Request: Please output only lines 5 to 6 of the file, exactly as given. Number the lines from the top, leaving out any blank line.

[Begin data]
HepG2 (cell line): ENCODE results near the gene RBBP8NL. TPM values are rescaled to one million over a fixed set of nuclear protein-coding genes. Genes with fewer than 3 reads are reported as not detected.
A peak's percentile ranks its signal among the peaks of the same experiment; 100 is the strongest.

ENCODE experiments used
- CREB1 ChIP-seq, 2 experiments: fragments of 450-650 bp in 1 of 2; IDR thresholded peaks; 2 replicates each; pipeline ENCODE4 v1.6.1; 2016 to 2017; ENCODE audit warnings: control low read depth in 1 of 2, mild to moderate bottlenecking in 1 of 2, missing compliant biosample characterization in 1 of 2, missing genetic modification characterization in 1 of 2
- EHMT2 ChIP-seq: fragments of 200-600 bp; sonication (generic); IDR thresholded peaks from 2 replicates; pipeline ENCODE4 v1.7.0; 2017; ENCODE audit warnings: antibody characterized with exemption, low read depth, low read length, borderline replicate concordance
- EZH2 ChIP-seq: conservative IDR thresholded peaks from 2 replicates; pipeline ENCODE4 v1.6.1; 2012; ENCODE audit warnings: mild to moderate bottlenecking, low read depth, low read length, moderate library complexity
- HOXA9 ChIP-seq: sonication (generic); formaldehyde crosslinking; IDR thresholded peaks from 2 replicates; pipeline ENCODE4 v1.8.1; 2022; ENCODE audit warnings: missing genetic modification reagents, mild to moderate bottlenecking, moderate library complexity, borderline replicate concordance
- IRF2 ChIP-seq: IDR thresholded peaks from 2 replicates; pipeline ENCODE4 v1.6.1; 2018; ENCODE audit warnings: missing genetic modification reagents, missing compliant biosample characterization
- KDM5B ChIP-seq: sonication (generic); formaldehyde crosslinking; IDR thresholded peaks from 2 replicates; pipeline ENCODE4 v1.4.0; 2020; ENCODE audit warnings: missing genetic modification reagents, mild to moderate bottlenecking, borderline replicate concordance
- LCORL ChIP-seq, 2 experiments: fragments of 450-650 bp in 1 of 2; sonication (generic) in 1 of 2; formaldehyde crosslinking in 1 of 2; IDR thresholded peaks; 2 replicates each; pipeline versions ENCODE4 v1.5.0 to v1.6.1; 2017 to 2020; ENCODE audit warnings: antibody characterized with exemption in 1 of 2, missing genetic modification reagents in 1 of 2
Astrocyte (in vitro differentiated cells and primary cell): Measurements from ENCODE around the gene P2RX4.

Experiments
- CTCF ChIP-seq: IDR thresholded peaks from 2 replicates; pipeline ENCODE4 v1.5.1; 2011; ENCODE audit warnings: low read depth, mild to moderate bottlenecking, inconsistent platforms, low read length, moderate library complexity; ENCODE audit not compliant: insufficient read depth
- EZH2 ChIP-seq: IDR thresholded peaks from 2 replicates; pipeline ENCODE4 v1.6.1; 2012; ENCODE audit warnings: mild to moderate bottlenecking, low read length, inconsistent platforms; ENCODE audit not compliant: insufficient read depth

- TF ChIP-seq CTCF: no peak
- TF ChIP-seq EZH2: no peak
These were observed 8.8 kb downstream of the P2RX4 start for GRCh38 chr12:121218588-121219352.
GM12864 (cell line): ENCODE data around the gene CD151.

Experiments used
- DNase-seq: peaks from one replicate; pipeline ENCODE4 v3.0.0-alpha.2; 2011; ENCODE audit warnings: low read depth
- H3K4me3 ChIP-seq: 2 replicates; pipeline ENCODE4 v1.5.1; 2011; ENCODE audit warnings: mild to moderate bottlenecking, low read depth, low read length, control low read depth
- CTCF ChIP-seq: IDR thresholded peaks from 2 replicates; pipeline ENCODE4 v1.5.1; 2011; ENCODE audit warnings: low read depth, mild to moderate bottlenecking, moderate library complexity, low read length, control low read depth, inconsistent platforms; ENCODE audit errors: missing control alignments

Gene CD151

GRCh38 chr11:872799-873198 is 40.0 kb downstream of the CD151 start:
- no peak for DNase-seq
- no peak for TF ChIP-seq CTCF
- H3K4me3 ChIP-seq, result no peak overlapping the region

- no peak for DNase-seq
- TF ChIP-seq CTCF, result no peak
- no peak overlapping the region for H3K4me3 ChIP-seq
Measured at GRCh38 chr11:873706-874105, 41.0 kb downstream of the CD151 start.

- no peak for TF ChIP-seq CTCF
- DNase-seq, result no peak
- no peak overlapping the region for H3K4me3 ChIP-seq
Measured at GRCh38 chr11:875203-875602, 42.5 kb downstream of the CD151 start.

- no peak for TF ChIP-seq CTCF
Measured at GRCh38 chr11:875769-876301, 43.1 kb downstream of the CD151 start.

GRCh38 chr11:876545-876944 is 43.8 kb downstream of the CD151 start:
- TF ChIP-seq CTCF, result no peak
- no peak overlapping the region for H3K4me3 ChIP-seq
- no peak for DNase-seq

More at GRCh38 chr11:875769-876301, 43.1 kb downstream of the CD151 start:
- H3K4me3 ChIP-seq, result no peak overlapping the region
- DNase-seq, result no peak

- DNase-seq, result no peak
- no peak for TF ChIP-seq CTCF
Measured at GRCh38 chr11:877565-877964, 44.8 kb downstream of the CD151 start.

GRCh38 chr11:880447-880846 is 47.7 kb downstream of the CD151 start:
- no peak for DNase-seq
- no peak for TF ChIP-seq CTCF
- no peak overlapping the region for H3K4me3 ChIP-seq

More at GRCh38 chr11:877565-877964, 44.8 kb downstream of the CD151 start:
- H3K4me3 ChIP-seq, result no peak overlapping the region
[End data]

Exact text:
- EHMT2 ChIP-seq: fragments of 200-600 bp; sonication (generic); IDR thresholded peaks from 2 replicates; pipeline ENCODE4 v1.7.0; 2017; ENCODE audit warnings: antibody characterized with exemption, low read depth, low read length, borderline replicate concordance
- EZH2 ChIP-seq: conservative IDR thresholded peaks from 2 replicates; pipeline ENCODE4 v1.6.1; 2012; ENCODE audit warnings: mild to moderate bottlenecking, low read depth, low read length, moderate library complexity